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O cruel!

Michael Mason, 16 June 1983

Far Away and Long Ago 
by W.H. Hudson.
Eland, 332 pp., £3.95, October 1982, 0 907871 25 9
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W.H. HudsonA Biography 
by Ruth Tomalin.
Faber, 314 pp., £13.50, November 1982, 0 571 10599 8
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... In W.H. Hudson’s autobiographical study, Far Away and Long Ago,* there is a passage which it is hard to make oneself read. The subject is the gaucho method of slaughtering a cow or bullock. One of the two or three mounted men engaged in the operation would throw his lasso over the horns, and, galloping off, pull the rope taut; a second man would then drop from his horse, and running up to the animal behind, pluck out his big knife and with two lightning-quick blows sever the tendons of both hind legs ...

An English Vice

Bernard Bergonzi, 21 February 1985

The Turning Key: Autobiography and the Subjective Impulse since 1800 
by Jerome Hamilton Buckley.
Harvard, 191 pp., £12.75, April 1984, 0 674 91330 2
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The Art of Autobiography in 19th and 20th-Century England 
by A.O.J. Cockshut.
Yale, 222 pp., £10.95, September 1984, 0 300 03235 8
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... Representative chapters include ‘The Child Alone’, which deals with the autobiographies of W.H. Hudson, Forrest Reid, Eleanor Farjeon, Christopher Milne and Lord Berners, and ‘The Child at Home’, discussing Victor Gollancz, Augustus Hare, Stephen Spender, Winifred Foley and Neville Cardus. These categories are speculative instruments rather ...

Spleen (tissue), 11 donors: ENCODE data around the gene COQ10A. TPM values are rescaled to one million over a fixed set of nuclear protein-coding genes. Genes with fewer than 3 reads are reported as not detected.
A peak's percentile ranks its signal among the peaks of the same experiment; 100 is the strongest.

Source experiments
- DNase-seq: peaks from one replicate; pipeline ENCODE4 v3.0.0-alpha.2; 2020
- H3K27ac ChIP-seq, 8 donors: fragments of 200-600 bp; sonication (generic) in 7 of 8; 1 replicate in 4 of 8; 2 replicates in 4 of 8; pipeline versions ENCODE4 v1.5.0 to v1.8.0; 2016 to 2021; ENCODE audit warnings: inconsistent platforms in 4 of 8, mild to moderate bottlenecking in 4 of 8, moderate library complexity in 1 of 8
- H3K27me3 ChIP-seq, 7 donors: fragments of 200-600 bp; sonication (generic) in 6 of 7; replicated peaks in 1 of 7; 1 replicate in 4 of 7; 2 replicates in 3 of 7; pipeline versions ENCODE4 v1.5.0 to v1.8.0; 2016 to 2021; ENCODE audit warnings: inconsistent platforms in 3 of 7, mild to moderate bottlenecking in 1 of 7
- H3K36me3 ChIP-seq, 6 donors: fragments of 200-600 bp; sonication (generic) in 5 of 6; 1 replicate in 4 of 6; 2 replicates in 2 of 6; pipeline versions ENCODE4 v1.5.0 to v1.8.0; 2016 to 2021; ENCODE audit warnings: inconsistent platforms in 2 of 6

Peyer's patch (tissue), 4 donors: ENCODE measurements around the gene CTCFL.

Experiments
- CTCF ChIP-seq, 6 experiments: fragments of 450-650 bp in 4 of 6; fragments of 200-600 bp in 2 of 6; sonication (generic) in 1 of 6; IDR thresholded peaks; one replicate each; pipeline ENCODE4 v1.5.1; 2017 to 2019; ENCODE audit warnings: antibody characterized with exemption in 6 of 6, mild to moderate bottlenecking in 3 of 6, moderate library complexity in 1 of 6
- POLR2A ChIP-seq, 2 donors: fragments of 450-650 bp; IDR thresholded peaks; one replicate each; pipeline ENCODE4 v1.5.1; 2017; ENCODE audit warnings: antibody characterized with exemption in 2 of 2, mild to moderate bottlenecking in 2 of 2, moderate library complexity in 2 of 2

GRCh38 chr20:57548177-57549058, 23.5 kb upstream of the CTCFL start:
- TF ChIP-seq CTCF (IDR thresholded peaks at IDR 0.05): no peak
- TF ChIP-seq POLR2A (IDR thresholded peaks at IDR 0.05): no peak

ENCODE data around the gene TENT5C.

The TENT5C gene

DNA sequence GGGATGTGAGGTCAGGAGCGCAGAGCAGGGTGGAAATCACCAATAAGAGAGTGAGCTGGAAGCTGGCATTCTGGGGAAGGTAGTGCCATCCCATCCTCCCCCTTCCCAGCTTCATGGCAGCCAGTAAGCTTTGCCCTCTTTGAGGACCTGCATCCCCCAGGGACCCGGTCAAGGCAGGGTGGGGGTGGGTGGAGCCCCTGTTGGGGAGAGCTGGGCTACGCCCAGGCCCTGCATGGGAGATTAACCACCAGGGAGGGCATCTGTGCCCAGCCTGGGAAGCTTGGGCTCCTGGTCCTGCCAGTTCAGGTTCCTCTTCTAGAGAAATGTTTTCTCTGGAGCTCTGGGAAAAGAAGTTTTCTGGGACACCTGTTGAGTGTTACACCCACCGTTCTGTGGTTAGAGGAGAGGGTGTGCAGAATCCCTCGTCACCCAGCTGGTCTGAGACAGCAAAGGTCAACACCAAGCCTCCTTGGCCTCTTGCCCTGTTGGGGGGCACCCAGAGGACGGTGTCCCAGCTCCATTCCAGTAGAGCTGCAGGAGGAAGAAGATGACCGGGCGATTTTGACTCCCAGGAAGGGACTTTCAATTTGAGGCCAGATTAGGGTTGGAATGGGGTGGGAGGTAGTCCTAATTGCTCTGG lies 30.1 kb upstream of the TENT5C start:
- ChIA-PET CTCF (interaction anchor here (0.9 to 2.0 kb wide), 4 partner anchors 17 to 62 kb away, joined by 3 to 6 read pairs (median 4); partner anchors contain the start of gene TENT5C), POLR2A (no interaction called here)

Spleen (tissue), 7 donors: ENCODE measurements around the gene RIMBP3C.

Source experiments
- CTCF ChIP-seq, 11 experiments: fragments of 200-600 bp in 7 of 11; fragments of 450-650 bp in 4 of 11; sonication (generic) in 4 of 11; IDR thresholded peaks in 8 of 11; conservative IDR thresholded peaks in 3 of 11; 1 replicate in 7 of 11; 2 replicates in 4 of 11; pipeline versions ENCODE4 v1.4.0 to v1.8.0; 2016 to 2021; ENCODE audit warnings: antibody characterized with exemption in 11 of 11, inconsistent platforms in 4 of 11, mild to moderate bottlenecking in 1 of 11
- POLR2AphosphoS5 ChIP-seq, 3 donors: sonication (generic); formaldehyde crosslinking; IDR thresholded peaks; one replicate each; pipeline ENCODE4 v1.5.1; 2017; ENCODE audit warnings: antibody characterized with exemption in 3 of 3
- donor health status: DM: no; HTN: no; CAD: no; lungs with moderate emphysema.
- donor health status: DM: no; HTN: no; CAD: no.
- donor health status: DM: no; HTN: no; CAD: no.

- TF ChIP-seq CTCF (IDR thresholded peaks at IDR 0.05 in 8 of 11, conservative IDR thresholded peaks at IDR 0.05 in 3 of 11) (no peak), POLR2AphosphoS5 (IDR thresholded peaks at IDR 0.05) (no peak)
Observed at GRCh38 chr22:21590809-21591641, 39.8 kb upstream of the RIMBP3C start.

Bringing it home to Uncle Willie

Frank Kermode, 6 May 1982

Joseph Conrad: A Biography 
by Roger Tennant.
Sheldon Press, 276 pp., £12.50, January 1982, 0 85969 358 9
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Edward Garnett: A Life in Literature 
by George Jefferson.
Cape, 350 pp., £12.50, April 1982, 0 224 01488 9
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The Edwardian Novelists 
by John Batchelor.
Duckworth, 251 pp., £18, February 1982, 0 7156 1109 7
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The Uses of Obscurity: The Fiction of Early Modernism 
by Allon White.
Routledge, 190 pp., £12, August 1981, 0 7100 0751 5
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... with, those who tend to be regarded as the better sort of novelist. He was the advocate of W.H. Hudson in the early years of the century, and, a generation later, counsellor to the 24-year-old Henry Green, who rewrote Blindness in accordance with Garnett’s advice, and many years later attributed to his adviser ‘almost any original idea’ he ...